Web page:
The county would be given a sewage treatment plant to maintain.
WARREN -- Trumbull County has sizable sanitary sewer projects on the planning table for Bazetta and Kinsman townships.
County commissioners today are expected to hire ES & amp;C International LLC of Youngstown at $326,532 for engineering services on the planned $2 million East Central Bazetta Sewer Improvements Project.
This effort is a result of a petition from 150 households on Northview Drive, Niles-Cortland Road (state Route 46), McCleary-Jacoby Road and state Route 305.
"It was a large petition," noted Gary Newbrough, county sanitary engineer.
The commissioner discussed the Bazetta and Kinsman projects during their work session Tuesday.
The effort to address Environmental Protection Agency concerns about unsewered areas of Kinsman is further along.
Commissioners are expected today to authorize the Trumbull County Planning Commission to pre-apply for a $400,000 grant from the U.S. Economic Development Administration for Phase One of the Kinsman Township Sanitary Sewer Project. This money has congressional approval.
The $400,000 EDA grant will then free up $190,000 from the U.S. Department of Agriculture and $90,000 from the county's revolving loan fund. The project will include a sanitary sewer along Burnett East Road to state Route 5, a receiving station and a pump station.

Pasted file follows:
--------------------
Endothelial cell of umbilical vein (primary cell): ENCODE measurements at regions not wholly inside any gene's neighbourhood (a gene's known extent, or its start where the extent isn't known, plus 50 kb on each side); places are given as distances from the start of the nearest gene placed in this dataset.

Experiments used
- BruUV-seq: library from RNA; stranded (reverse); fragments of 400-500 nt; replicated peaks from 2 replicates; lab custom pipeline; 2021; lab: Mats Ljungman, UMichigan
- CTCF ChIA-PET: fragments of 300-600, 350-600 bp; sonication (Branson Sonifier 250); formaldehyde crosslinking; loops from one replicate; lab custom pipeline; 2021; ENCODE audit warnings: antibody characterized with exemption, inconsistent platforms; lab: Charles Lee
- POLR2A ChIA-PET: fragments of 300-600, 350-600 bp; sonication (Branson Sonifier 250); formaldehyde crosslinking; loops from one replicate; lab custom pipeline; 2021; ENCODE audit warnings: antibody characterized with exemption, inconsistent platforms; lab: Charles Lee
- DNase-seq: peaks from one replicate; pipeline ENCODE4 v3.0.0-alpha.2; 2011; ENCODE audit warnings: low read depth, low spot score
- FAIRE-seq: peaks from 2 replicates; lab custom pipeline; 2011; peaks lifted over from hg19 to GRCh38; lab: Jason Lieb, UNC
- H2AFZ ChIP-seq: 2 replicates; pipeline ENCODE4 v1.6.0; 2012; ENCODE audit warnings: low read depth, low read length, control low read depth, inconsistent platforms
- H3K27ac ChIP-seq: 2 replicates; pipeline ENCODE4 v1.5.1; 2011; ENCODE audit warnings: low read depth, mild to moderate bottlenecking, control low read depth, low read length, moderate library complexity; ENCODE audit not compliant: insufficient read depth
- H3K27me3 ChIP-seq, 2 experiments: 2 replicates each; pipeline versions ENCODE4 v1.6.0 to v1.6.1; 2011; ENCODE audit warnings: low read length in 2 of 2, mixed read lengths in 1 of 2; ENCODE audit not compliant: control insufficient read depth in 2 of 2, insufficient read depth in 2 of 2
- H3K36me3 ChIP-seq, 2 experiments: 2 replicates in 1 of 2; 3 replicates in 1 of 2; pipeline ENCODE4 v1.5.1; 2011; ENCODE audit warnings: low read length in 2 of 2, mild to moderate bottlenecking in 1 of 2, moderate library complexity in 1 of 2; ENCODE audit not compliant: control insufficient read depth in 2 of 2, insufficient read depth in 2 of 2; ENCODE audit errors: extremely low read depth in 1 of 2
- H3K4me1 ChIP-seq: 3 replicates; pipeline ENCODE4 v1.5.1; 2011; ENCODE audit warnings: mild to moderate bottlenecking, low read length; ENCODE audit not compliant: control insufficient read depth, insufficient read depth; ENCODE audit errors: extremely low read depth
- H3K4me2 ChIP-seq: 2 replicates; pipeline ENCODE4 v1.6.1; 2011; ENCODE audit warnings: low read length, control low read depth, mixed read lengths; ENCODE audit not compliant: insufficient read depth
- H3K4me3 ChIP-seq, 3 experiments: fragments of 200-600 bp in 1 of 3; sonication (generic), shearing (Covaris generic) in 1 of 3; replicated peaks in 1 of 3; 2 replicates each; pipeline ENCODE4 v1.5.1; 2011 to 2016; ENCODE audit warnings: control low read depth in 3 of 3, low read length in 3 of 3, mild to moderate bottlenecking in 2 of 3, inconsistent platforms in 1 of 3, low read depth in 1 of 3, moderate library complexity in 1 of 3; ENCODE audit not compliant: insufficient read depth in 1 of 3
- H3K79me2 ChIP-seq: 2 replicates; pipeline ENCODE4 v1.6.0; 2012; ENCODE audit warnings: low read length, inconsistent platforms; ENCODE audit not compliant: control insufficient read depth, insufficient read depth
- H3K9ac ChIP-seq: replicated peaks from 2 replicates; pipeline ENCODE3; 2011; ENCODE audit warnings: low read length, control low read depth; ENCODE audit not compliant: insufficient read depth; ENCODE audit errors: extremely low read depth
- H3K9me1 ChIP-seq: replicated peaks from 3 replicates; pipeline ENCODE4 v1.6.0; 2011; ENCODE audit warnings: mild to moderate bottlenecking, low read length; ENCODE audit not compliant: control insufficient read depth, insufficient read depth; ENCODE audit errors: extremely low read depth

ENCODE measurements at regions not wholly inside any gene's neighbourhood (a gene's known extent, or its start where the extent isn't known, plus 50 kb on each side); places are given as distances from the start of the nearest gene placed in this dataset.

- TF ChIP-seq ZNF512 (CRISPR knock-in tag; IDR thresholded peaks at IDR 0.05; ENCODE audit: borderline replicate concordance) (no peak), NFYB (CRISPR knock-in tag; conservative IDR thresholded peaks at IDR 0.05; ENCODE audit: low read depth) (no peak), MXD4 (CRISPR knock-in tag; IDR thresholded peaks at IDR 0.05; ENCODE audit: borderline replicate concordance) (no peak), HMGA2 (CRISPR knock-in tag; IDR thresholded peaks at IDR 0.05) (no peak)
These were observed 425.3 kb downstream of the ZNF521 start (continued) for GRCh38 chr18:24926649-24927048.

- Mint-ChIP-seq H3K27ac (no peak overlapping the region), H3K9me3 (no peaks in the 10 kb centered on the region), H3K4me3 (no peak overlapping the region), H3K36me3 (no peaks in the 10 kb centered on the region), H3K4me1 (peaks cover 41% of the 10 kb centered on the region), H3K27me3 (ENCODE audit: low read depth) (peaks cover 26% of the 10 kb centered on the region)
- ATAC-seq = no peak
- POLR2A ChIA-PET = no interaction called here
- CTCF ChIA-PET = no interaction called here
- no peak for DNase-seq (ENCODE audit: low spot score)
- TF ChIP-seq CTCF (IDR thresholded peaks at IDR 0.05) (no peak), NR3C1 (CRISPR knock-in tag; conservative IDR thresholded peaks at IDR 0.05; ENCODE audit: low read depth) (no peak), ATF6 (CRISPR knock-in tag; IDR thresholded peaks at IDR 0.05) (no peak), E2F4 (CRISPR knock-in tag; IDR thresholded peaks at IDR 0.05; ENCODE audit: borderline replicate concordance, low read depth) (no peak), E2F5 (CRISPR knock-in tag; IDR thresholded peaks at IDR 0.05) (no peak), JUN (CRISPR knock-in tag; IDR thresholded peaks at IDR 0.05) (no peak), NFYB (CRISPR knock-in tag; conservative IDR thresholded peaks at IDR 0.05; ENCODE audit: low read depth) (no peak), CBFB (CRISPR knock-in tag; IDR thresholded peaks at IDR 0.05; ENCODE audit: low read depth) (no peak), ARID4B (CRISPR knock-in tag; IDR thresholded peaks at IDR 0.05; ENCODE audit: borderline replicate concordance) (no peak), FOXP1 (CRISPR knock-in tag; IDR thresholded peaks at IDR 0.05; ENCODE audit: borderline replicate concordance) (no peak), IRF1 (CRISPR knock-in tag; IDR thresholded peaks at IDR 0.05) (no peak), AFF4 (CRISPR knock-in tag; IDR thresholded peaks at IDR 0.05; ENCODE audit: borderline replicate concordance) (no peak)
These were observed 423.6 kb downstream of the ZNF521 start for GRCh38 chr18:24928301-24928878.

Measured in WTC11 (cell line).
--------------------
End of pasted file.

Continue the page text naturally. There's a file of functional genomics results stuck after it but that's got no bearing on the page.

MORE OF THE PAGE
Kraft building plans
Today, commissioners also are to hire Thomas Fok & amp; Associates of Warren for $87,720 to do engineering services on the project.
The effort will allow the county to accept ownership of a closed Kraft cheese plant that will serve future businesses in an industrial park there as well as current ventures in the Kinsman area such as Vinyl Color and Grain, 6117 Burnett East.
"This is the first phase of getting the sewer from the Kraft plant to Kinsman Center, which is an area of concern," explained Alan Knapp, county planning commission director.
Kraft closed the facility early last year. Its new owners plan to subdivide the factory and rent it to new businesses, and are working with the Ashtabula Growth Partnership.
Richard Thompson and David French bought the 65,000-square-foot factory and about 140 acres, including a water well field and its state-of-the-art water treatment plant. The new owners plan to give the treatment plant to Trumbull County, where it will be used to anchor new sewer service to Kinsman Center.
The county is now negotiating that transition, Newbrough said, noting the plant would need $100,000 to $200,000 in modifications to suit the county. The plant was designed to handle wastes from the processing of cottage cheese and other dairy products.
It's a $3 million plant that the county will have to maintain and its users will have to pay for in sewer rates. But bringing all of these pieces together should allow the county to obtain zero-percent EPA loans to bring sewers to the whole area.
Providing sewer service for the entire Kinsman area could cost about $5 million, Newbrough has said.
"It's the same as getting a 50 percent grant for the whole project, plus a free treatment plant," he told commissioners.